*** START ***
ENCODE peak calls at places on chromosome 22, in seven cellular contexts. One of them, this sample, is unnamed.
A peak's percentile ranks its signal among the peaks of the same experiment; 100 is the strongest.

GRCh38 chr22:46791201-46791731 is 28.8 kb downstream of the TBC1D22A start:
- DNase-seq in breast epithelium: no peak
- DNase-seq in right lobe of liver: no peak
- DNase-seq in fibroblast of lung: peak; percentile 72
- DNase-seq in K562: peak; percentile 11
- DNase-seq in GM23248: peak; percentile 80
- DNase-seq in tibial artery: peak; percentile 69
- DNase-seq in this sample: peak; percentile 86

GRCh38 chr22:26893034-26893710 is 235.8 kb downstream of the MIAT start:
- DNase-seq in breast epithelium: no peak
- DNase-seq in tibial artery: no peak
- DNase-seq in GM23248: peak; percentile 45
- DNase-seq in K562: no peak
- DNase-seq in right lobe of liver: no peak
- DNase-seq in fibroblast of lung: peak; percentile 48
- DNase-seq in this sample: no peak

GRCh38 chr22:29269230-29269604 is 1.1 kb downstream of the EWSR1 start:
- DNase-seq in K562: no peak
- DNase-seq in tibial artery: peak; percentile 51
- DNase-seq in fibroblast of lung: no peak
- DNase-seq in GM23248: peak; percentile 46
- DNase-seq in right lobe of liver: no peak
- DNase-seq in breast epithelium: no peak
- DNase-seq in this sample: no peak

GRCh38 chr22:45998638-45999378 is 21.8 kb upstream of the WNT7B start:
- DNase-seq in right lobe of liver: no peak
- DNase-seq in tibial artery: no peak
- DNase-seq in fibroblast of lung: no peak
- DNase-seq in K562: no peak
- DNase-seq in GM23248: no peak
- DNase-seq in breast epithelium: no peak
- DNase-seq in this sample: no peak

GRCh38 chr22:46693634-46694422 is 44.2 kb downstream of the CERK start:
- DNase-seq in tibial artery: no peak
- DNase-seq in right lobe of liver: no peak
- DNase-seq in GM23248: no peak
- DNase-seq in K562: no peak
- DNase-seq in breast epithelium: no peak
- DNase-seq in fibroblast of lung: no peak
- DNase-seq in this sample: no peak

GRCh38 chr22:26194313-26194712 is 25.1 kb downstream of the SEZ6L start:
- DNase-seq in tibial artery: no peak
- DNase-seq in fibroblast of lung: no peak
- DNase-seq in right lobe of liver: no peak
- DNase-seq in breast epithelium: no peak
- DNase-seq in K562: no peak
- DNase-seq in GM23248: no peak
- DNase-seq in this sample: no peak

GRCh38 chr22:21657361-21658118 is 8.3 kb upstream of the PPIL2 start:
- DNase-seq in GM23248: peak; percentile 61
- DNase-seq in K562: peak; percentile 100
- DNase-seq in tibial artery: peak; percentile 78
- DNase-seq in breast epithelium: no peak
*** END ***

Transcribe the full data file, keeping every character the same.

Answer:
ENCODE peak calls at places on chromosome 22, in seven cellular contexts. One of them, this sample, is unnamed.
A peak's percentile ranks its signal among the peaks of the same experiment; 100 is the strongest.

GRCh38 chr22:46791201-46791731 is 28.8 kb downstream of the TBC1D22A start:
- DNase-seq in breast epithelium: no peak
- DNase-seq in right lobe of liver: no peak
- DNase-seq in fibroblast of lung: peak; percentile 72
- DNase-seq in K562: peak; percentile 11
- DNase-seq in GM23248: peak; percentile 80
- DNase-seq in tibial artery: peak; percentile 69
- DNase-seq in this sample: peak; percentile 86

GRCh38 chr22:26893034-26893710 is 235.8 kb downstream of the MIAT start:
- DNase-seq in breast epithelium: no peak
- DNase-seq in tibial artery: no peak
- DNase-seq in GM23248: peak; percentile 45
- DNase-seq in K562: no peak
- DNase-seq in right lobe of liver: no peak
- DNase-seq in fibroblast of lung: peak; percentile 48
- DNase-seq in this sample: no peak

GRCh38 chr22:29269230-29269604 is 1.1 kb downstream of the EWSR1 start:
- DNase-seq in K562: no peak
- DNase-seq in tibial artery: peak; percentile 51
- DNase-seq in fibroblast of lung: no peak
- DNase-seq in GM23248: peak; percentile 46
- DNase-seq in right lobe of liver: no peak
- DNase-seq in breast epithelium: no peak
- DNase-seq in this sample: no peak

GRCh38 chr22:45998638-45999378 is 21.8 kb upstream of the WNT7B start:
- DNase-seq in right lobe of liver: no peak
- DNase-seq in tibial artery: no peak
- DNase-seq in fibroblast of lung: no peak
- DNase-seq in K562: no peak
- DNase-seq in GM23248: no peak
- DNase-seq in breast epithelium: no peak
- DNase-seq in this sample: no peak

GRCh38 chr22:46693634-46694422 is 44.2 kb downstream of the CERK start:
- DNase-seq in tibial artery: no peak
- DNase-seq in right lobe of liver: no peak
- DNase-seq in GM23248: no peak
- DNase-seq in K562: no peak
- DNase-seq in breast epithelium: no peak
- DNase-seq in fibroblast of lung: no peak
- DNase-seq in this sample: no peak

GRCh38 chr22:26194313-26194712 is 25.1 kb downstream of the SEZ6L start:
- DNase-seq in tibial artery: no peak
- DNase-seq in fibroblast of lung: no peak
- DNase-seq in right lobe of liver: no peak
- DNase-seq in breast epithelium: no peak
- DNase-seq in K562: no peak
- DNase-seq in GM23248: no peak
- DNase-seq in this sample: no peak

GRCh38 chr22:21657361-21658118 is 8.3 kb upstream of the PPIL2 start:
- DNase-seq in GM23248: peak; percentile 61
- DNase-seq in K562: peak; percentile 100
- DNase-seq in tibial artery: peak; percentile 78
- DNase-seq in breast epithelium: no peak